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Canon coming out with a lower priced EOS R model - Maybe?
An interview with Canon is circulating the web with many people focusing on one question and answer where Canon was asked if they could foresee an EOS RF mirrorless camera coming out, cheaper than the EOS RP is now currently. Canon answered Yes.
Many people are taking this to mean there’s one eminent, or Canon will release a model under the EOS RP. I honestly don’t think so. I think they are missing the point. Consider that the EOS RP was released at $1299. An RP Mark II could be released with incremental upgrades at a lower price, and Canon knowing their camera timelines, market positioning, could see a day where they make an RP Mark (insert roman numerals here) cheaper than the RP was released at.
To illustrate this, all we must do is look at the rebel cameras in the Canon EF lineup. This is especially relevant when you consider that the rebel APS-C cameras closely mirror the EOS RP except for mirrorless and a full frame sensor.
- 600D(T3i) $899
- 650D(T4i) $849
- 700D(T5i) $849
- 750D(T6i) $749
- 800D(T7i) $749
Do you see a trend? Canon’s lower end sophisticated Rebels have been slowly creeping lower in price based upon improved automation of assembly, economies of scale and competition.
Also, to mention that Sony seems to be content to simply put A7 II’s on sale for $1000 as a kit price as they have basically had this sale on since December of 2018. This makes Canon’s EOS RP seem expensive when compared to a Sony kit that includes a lens, and the Canon EOS RP is $1299 with no kit lens. Further complicating this is the Nikon Z5 that is apparently coming out which is a low-cost Nikon Z mount mirrorless full frame camera. This is also going to force Canon to lower the price of the EOS RP, and possibly any future RP as well. Canon has put the EOS RP out there to compete based upon price, right now anyway it’s not winning that competition.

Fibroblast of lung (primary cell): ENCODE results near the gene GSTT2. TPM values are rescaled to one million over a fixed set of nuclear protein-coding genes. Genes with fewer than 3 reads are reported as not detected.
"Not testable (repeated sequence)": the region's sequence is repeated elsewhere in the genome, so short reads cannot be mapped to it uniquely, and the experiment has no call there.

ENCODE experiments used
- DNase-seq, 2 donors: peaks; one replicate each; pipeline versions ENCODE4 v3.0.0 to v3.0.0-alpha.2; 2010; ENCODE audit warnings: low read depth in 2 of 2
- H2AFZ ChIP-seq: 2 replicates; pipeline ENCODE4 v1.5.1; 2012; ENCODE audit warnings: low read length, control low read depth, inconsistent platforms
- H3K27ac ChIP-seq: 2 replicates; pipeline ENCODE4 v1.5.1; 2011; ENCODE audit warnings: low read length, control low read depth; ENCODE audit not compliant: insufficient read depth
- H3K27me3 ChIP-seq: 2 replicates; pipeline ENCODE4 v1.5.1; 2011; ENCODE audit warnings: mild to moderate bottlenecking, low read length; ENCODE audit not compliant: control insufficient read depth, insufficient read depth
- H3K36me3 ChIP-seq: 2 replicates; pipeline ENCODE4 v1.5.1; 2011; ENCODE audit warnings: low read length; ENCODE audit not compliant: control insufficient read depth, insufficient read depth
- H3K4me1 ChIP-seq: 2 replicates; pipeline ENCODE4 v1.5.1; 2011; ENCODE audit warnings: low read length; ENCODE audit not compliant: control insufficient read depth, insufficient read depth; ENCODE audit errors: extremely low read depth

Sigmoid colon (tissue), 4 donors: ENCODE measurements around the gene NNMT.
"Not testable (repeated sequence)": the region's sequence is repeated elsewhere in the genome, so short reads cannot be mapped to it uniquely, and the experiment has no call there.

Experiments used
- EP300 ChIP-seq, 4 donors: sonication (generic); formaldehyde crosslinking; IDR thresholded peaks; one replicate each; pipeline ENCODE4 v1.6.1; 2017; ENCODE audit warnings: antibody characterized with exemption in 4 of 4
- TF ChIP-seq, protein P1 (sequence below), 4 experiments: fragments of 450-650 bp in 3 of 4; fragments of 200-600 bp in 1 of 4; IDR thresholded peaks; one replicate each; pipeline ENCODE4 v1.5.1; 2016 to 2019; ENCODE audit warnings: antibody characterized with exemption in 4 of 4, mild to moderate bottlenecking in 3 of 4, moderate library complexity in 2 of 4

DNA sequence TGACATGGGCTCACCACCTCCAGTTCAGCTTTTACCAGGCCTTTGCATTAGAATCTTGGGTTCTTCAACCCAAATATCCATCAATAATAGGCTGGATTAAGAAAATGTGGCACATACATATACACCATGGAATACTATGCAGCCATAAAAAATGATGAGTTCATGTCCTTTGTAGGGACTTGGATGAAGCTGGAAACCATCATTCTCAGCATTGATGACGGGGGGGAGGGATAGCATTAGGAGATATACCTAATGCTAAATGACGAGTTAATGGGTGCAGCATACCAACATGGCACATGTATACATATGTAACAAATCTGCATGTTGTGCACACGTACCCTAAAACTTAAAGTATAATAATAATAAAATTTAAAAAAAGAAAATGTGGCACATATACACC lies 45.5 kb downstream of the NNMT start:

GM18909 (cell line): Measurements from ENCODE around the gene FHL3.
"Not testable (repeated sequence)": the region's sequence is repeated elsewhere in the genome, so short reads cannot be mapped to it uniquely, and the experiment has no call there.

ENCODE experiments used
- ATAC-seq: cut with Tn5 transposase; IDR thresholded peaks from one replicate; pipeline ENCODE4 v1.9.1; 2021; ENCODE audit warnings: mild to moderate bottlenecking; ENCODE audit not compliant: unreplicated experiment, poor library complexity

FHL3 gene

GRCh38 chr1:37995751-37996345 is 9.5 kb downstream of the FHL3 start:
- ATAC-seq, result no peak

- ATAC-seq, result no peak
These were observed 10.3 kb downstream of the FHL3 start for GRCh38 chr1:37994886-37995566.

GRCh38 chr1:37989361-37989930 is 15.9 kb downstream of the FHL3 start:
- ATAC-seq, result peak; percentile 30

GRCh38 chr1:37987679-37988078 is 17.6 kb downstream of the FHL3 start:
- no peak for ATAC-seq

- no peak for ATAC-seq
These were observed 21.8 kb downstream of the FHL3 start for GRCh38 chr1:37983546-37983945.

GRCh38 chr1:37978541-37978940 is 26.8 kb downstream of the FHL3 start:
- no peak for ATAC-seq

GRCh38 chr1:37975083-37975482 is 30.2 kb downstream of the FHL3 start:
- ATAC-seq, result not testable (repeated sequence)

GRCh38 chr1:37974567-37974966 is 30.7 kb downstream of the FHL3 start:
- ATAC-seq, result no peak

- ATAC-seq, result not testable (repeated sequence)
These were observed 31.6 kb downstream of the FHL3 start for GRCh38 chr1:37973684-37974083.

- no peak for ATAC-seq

Canon has also stated that more and more of these cameras are going to be built by automated factories and not by employees. This would also make the RP’s future generations cheaper than the RP. This is especially true with mirrorless, because of the lack of critical mechanical components such as what is found inside a DSLR. Also, economies of scale come into play. As more mirrorless R cameras are manufactured and sold, the less expensive the common components are.
So yes, Canon can confidently answer the question “Do you see a full-frame camera coming in at a price below the RP?” confidentially knowing the rough evolution of the EOS RP line without bringing any new camera into the fold. It certainly doesn’t mean that Canon will launch another camera below the EOS RP soon.
Now to play devil’s advocate – could Canon release a mirrorless camera lower than the EOS RP?
Yes. Easily. Tomorrow even. We only need to look at the EOS M5 and EOS M6 to see what Canon could do if they wanted to. Create an RP without the EVF and a more streamlined smaller body and offer an external EVF. Not many changes would have to occur. Suffice to say, without smaller R lenses an EOS RP without a viewfinder would be problematic.
As we mentioned in the The pros and cons of merging the 80D series and the 7D series article, Canon in the past has certainly created multiple camera bodies with the only difference being ergonomics. An EVF and EVF-less model of EOS RP would certainly fit into the thought that they are creating camera bodies that appeal to specific user groups. Even though this is possible, and only Canon knows the sales of the M5 and M6 to use as a baseline, I can’t honestly see Canon doing this in the short term. As the line expands and more consumer lenses become available, and kits can be made with smaller and lighter kit lenses, then anything is certainly possible. But releasing it now would be extremely strange.
I personally feel that people are taking Canon's answer the wrong way and that it certainly doesn't necessarily mean another model is coming in under the EOS RP. Simply, the normal evolution of the EOS RP lineup over time, will ultimately see lower and lower MSRP prices of full frame camera bodies.
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